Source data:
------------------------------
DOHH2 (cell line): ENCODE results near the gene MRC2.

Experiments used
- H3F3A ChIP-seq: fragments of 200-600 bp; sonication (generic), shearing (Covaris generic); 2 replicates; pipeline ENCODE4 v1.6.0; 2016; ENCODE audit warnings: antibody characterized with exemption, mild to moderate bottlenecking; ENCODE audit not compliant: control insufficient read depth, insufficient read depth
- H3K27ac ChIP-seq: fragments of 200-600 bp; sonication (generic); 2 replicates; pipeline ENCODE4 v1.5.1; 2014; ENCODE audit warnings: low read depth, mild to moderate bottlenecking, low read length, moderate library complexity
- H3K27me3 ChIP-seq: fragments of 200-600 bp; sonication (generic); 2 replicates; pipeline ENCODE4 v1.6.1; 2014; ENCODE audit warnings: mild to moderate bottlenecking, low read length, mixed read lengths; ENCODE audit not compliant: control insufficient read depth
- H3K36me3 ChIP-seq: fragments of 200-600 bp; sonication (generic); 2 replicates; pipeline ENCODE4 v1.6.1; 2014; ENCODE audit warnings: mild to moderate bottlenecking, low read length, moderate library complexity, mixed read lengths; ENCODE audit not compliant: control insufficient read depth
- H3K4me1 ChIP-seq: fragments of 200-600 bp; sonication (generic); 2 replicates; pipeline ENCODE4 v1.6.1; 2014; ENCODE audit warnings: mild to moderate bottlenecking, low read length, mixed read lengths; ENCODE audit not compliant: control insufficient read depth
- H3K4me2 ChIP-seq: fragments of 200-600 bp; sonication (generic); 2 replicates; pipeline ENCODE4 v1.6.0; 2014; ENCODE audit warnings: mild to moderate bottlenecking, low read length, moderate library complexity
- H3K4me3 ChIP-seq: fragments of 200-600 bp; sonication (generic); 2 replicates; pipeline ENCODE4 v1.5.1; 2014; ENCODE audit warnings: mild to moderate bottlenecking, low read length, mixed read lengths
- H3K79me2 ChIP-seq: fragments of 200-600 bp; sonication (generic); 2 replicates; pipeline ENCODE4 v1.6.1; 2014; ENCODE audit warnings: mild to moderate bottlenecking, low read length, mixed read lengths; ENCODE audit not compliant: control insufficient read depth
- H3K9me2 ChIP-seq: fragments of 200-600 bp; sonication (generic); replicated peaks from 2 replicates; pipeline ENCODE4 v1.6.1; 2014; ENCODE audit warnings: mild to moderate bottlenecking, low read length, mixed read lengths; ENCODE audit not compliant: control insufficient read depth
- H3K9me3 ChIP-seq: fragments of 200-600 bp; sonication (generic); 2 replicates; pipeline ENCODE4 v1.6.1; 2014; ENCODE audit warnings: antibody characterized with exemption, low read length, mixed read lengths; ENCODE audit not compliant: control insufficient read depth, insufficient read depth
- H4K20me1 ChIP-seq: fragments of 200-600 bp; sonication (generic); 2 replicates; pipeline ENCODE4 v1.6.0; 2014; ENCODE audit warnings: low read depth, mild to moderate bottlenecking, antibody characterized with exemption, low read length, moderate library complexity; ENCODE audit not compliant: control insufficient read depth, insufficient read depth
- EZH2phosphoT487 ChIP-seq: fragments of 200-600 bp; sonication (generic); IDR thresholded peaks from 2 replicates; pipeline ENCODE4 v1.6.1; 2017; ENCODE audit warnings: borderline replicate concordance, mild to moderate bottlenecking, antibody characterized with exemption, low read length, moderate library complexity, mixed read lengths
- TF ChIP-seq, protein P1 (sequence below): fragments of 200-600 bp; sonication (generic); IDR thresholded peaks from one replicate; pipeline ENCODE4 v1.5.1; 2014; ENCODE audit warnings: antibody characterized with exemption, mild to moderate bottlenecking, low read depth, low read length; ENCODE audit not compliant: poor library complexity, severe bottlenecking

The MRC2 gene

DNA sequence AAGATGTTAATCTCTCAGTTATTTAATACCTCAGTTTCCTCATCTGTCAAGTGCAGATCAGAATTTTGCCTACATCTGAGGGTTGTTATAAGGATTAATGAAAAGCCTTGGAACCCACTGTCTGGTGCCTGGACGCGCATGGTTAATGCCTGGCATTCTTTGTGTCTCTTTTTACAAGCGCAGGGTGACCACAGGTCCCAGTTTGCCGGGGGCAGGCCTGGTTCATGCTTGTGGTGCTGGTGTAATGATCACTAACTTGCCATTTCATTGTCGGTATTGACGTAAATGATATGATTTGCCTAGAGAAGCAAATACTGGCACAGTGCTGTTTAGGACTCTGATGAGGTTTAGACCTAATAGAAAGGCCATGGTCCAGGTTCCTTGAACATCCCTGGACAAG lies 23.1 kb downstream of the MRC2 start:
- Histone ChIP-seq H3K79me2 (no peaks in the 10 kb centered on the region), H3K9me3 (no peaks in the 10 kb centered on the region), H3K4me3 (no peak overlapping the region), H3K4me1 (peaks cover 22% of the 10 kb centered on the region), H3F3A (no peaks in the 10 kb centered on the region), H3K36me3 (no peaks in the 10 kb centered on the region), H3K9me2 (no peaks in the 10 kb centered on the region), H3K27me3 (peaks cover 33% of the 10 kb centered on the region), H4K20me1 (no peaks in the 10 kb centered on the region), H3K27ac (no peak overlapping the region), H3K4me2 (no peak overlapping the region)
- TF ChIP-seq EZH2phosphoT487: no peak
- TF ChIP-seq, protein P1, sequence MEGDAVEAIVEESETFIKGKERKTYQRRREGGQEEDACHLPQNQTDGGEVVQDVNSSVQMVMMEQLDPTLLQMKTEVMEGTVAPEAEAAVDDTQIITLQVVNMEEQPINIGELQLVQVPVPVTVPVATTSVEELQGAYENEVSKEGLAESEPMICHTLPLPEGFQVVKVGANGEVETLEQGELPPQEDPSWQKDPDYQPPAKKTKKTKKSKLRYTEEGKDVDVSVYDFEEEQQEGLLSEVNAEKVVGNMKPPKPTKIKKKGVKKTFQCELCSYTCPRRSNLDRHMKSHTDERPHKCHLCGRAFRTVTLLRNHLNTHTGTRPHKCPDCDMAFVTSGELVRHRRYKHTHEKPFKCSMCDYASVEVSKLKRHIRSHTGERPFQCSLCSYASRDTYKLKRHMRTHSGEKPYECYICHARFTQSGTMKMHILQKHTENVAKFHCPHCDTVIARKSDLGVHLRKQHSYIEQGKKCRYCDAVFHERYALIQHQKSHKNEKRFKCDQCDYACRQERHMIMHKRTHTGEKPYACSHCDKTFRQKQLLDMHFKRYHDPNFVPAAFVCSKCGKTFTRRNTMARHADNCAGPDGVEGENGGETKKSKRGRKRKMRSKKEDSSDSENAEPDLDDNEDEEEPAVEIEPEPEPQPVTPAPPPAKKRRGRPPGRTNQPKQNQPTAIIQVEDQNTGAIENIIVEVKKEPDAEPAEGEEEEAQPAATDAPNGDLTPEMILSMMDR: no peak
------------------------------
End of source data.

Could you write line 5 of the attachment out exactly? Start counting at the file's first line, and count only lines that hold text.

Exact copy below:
- H3K27me3 ChIP-seq: fragments of 200-600 bp; sonication (generic); 2 replicates; pipeline ENCODE4 v1.6.1; 2014; ENCODE audit warnings: mild to moderate bottlenecking, low read length, mixed read lengths; ENCODE audit not compliant: control insufficient read depth